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Bob Chilcott (b1955)

In winter's arms

Choralis, Gretchen Kuhrmann (conductor) Detailed performer information
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Label: Signum Classics
Recording details: April 2017
The Church of the Epiphany, Washington DC, USA
Produced by Bob Chilcott
Engineered by Kevin Bourassa & Stephen O'Connor
Release date: November 2017
Total duration: 65 minutes 55 seconds

Cover artwork: King Wenceslas. Anonymous book illustration
Private Collection / Bridgeman Images

Bob Chilcott describes Wenceslas, the largest work recorded here, as an 'entertainment': and what a revel it is. First performed by the multiple choirs and orchestra of the John Lewis Partnership (who commissioned it) the work is here expertly performed by Choralis under the watchful eye of the composer.


‘I got the distinct impression that everyone involved enjoyed making this disc. Gretchen Kuhrmann and her accomplished choirs serve Bob Chilcott’s music very well and with no little commitment, as do the instrumentalists. All the music is attractive and the programme offers some nice contrasts’ (MusicWeb International)
This recording comes at the end of a very fruitful and happy period of time I have had as associate composer with Choralis and its conductor, Gretchen Kuhrmann. For me, one of the great joys of my work has been the way that rewarding friendships and relationships have been forged with choirs and groups of singers from all over the world. Choirs everywhere are made up of people from all sorts of different backgrounds, from school children and students to office workers, public sector workers, teachers, doctors, stay-at-home mothers and fathers, lawyers, politicians, people who have retired—in fact, people who live and work in all kinds of circumstances. For many, though, the choir becomes a very important focus in life. It becomes the place where you leave many aspects of your life at the door, and become part of a community of people who give their time, their energies, their resources and their goodwill to experience singing together and creating transcendent moments of shared beauty, laughter and positivity, motivated by a common love of music. Choralis is such a choir, a group that gives integrity and life to all that it does.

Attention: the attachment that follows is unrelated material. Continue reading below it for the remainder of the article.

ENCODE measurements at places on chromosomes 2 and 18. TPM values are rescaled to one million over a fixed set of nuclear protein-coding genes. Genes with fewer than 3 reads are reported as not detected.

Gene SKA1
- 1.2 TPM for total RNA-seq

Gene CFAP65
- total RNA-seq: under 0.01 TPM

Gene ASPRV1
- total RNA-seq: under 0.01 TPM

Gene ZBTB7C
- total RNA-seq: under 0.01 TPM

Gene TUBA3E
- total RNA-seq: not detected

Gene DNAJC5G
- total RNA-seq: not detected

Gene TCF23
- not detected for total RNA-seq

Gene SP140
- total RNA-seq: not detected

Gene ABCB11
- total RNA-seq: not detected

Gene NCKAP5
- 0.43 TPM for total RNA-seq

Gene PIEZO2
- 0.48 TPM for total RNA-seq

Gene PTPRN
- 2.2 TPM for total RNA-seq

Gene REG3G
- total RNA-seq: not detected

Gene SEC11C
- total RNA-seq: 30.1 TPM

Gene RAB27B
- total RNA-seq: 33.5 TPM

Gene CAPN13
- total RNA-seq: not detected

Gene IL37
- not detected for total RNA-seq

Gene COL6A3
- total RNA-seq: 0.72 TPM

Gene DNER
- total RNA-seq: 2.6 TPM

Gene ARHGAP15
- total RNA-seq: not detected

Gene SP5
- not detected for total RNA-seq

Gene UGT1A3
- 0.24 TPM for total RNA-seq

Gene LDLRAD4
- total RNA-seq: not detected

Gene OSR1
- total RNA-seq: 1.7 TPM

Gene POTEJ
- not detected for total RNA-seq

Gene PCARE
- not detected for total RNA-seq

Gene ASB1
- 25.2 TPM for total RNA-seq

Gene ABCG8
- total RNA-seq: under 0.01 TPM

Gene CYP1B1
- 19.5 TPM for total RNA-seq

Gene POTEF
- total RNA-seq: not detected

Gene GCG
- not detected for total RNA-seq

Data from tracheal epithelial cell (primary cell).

For many choirs, the Christmas and holiday season is a busy time of year. As someone who has sung in a number of choirs, I always enjoy trying to compose new music for this season. In 2014 I asked my friend, the poet Charles Bennett, to write an entertainment based on the legend of the Bohemian King who braved the winter weather with his page to save the life of a poor peasant. I managed to find a way to incorporate the melody of the famous carol, Good King Wenceslas, into each of the movements, culminating in the audience singing with the choir and orchestra in the final verse in the last section of the piece. Wenceslas was written for the 150th anniversary of one of the most loved department stores in Britain, John Lewis in Oxford Street, right in the centre of London. The John Lewis Partnership, made up of some 46 stores across Britain, is owned by all its partners, nearly 90,000 of them, and they all share in the profits and successes of the business. John Lewis has its own orchestra and choirs and for the first performance of this piece, singers from stores from all over the country came to the Royal Albert Hall in London to perform. I wrote this recorded version, with a smaller instrumentation of brass, organ, and timpani in 2016, and it was premiered by Choralis in Washington, DC, in December of the same year.